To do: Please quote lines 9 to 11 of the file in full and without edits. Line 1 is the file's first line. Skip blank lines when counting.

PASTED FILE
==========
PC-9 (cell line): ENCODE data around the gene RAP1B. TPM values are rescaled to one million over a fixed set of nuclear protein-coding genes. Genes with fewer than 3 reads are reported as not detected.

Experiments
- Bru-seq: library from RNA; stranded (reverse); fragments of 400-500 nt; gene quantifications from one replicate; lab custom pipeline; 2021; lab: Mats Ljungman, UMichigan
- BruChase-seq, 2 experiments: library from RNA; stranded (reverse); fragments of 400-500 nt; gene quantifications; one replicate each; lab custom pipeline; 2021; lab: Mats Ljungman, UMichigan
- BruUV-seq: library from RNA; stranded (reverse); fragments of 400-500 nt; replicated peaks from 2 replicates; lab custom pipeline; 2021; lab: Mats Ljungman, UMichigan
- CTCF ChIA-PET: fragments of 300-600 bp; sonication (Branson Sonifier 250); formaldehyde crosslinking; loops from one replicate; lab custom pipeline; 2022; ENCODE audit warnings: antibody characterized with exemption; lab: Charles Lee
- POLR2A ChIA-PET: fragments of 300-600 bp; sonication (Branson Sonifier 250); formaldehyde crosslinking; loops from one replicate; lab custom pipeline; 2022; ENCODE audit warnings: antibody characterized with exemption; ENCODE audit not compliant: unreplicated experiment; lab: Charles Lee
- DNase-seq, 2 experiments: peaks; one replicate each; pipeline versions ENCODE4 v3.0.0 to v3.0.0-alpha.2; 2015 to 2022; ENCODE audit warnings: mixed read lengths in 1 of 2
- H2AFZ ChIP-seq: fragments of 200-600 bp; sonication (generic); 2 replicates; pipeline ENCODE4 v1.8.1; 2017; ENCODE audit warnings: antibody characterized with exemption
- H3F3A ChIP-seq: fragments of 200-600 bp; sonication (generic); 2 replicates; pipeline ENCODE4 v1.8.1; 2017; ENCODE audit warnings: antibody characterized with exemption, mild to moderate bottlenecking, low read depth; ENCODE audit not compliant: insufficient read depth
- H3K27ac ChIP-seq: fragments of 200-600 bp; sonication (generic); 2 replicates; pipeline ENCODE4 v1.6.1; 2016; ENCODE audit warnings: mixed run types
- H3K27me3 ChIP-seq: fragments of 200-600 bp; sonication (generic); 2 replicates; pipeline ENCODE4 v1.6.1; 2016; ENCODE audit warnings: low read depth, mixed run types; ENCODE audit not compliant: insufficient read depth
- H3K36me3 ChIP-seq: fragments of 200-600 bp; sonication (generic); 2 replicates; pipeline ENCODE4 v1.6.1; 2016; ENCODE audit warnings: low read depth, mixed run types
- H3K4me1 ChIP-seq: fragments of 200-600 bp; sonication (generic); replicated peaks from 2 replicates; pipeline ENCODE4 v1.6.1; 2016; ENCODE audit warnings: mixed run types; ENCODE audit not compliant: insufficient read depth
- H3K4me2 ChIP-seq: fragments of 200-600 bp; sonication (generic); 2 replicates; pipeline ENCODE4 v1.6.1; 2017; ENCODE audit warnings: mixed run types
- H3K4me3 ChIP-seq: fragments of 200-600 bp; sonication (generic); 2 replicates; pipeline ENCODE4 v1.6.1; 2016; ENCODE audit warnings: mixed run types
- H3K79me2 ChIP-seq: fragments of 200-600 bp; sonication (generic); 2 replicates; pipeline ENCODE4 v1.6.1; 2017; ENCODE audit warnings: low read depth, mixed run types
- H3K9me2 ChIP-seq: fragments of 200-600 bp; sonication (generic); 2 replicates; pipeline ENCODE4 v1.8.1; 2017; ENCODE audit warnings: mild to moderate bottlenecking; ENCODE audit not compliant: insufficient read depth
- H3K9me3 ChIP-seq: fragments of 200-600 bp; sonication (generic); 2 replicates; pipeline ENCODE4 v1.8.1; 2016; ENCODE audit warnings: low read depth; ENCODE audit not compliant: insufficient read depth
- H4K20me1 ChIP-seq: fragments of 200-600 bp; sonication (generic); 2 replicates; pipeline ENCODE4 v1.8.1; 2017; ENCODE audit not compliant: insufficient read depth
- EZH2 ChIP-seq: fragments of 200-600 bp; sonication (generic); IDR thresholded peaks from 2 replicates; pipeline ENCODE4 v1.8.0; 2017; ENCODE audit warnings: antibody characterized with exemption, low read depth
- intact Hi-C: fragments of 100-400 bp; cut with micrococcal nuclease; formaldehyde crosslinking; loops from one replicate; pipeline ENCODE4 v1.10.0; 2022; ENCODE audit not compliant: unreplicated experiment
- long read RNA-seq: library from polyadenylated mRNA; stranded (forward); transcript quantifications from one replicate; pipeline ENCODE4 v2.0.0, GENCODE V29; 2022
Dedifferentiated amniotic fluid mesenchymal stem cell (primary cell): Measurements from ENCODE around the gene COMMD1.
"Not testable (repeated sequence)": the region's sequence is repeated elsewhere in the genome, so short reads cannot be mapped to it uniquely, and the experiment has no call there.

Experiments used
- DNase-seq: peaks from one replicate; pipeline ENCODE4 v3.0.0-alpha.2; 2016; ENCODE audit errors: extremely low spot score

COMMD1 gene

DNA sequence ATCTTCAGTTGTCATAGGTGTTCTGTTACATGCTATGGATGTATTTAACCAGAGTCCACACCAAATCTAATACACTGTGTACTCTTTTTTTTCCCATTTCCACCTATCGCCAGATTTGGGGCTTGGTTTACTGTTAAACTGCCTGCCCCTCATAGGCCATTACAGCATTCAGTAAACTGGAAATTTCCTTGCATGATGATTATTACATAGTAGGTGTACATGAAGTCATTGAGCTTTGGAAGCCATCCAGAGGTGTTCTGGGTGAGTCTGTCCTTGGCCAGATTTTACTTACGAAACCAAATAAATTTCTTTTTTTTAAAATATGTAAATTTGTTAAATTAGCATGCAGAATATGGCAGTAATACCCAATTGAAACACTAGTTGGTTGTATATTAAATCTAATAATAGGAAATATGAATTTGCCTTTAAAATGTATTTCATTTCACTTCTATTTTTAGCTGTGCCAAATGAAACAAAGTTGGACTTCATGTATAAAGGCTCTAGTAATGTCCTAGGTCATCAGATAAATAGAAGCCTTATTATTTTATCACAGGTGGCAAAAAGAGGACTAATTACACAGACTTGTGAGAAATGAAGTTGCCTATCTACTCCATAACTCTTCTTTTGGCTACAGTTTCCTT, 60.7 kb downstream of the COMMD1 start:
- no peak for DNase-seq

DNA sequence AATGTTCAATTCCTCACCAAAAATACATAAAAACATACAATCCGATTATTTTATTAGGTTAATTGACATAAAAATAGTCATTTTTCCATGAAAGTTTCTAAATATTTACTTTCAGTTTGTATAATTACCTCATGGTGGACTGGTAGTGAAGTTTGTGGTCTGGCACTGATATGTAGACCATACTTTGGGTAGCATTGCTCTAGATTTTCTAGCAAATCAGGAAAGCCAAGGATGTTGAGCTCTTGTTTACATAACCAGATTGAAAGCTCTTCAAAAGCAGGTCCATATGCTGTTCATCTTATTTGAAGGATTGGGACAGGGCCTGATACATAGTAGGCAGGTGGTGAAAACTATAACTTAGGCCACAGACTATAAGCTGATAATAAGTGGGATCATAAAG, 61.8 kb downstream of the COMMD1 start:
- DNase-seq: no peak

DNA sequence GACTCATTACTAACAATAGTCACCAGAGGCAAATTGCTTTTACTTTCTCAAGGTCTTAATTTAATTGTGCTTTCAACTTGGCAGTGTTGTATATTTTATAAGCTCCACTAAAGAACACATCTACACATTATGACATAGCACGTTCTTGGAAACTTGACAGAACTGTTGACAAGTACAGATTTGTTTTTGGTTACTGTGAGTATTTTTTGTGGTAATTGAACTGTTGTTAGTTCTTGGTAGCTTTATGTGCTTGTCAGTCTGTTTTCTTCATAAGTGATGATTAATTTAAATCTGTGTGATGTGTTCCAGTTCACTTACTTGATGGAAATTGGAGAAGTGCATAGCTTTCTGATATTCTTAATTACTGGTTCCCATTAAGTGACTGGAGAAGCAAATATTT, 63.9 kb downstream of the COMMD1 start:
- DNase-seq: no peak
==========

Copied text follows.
- H2AFZ ChIP-seq: fragments of 200-600 bp; sonication (generic); 2 replicates; pipeline ENCODE4 v1.8.1; 2017; ENCODE audit warnings: antibody characterized with exemption
- H3F3A ChIP-seq: fragments of 200-600 bp; sonication (generic); 2 replicates; pipeline ENCODE4 v1.8.1; 2017; ENCODE audit warnings: antibody characterized with exemption, mild to moderate bottlenecking, low read depth; ENCODE audit not compliant: insufficient read depth
- H3K27ac ChIP-seq: fragments of 200-600 bp; sonication (generic); 2 replicates; pipeline ENCODE4 v1.6.1; 2016; ENCODE audit warnings: mixed run types